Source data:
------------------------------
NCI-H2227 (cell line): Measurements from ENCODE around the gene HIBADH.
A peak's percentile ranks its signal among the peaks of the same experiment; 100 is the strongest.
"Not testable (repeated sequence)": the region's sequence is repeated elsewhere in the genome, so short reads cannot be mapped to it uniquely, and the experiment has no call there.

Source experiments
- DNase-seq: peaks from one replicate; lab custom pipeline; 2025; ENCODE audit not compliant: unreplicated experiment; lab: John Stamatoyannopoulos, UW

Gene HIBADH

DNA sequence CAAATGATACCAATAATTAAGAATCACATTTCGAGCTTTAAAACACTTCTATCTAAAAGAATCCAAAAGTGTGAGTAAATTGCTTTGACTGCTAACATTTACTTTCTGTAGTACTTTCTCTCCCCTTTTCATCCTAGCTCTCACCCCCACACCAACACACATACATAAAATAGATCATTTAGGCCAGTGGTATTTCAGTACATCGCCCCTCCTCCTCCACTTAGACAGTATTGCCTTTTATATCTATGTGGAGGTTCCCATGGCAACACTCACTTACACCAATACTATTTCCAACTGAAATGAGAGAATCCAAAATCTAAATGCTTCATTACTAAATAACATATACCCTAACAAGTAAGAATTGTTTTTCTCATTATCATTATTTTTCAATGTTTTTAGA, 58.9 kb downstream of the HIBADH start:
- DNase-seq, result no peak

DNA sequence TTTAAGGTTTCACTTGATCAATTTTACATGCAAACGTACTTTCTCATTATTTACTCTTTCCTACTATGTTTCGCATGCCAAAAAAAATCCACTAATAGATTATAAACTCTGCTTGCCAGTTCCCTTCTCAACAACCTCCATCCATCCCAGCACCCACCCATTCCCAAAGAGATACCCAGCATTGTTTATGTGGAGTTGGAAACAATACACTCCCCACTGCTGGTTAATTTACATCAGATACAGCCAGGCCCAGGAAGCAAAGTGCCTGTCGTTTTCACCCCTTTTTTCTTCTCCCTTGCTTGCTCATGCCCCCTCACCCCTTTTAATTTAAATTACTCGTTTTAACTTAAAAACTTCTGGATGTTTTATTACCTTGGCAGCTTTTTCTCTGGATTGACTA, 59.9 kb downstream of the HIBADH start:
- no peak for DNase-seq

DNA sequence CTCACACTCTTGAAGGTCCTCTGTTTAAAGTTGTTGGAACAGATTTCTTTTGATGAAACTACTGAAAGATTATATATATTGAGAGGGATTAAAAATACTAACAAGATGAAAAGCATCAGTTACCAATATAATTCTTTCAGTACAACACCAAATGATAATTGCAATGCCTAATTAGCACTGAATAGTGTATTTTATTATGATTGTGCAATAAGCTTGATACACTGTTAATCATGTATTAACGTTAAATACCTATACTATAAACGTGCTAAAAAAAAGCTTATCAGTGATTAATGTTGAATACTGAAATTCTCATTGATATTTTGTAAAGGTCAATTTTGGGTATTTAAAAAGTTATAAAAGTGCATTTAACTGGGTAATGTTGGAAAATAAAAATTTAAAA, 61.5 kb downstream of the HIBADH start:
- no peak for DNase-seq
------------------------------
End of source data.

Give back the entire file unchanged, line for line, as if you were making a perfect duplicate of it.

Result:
NCI-H2227 (cell line): Measurements from ENCODE around the gene HIBADH.
A peak's percentile ranks its signal among the peaks of the same experiment; 100 is the strongest.
"Not testable (repeated sequence)": the region's sequence is repeated elsewhere in the genome, so short reads cannot be mapped to it uniquely, and the experiment has no call there.

Source experiments
- DNase-seq: peaks from one replicate; lab custom pipeline; 2025; ENCODE audit not compliant: unreplicated experiment; lab: John Stamatoyannopoulos, UW

Gene HIBADH

DNA sequence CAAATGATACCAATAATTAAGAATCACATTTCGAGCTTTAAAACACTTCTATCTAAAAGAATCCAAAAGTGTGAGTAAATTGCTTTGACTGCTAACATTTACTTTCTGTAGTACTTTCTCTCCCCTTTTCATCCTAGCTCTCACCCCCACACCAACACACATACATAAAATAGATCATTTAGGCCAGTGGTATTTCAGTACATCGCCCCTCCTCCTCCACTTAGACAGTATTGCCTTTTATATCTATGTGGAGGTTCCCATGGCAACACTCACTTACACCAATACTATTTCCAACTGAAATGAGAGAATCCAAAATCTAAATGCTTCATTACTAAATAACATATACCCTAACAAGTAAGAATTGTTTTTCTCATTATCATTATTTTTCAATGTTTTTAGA, 58.9 kb downstream of the HIBADH start:
- DNase-seq, result no peak

DNA sequence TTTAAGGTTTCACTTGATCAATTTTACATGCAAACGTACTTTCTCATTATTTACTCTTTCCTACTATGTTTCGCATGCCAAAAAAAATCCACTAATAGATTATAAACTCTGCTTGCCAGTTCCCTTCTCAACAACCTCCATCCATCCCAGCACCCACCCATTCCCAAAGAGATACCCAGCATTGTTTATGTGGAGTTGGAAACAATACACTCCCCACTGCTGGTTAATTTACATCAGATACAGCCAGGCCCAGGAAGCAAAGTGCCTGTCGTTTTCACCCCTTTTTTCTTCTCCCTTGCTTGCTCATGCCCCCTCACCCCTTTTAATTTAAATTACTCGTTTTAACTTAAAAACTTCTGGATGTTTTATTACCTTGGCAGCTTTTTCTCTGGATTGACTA, 59.9 kb downstream of the HIBADH start:
- no peak for DNase-seq

DNA sequence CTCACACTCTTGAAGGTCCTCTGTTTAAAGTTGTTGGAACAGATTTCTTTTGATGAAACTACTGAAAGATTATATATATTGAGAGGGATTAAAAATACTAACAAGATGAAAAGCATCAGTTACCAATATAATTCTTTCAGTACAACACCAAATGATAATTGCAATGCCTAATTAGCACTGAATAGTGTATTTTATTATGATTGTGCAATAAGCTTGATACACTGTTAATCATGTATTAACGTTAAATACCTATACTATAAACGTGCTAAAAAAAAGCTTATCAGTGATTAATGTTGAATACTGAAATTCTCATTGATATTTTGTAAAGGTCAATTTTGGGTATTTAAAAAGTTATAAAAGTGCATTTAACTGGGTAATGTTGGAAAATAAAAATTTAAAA, 61.5 kb downstream of the HIBADH start:
- no peak for DNase-seq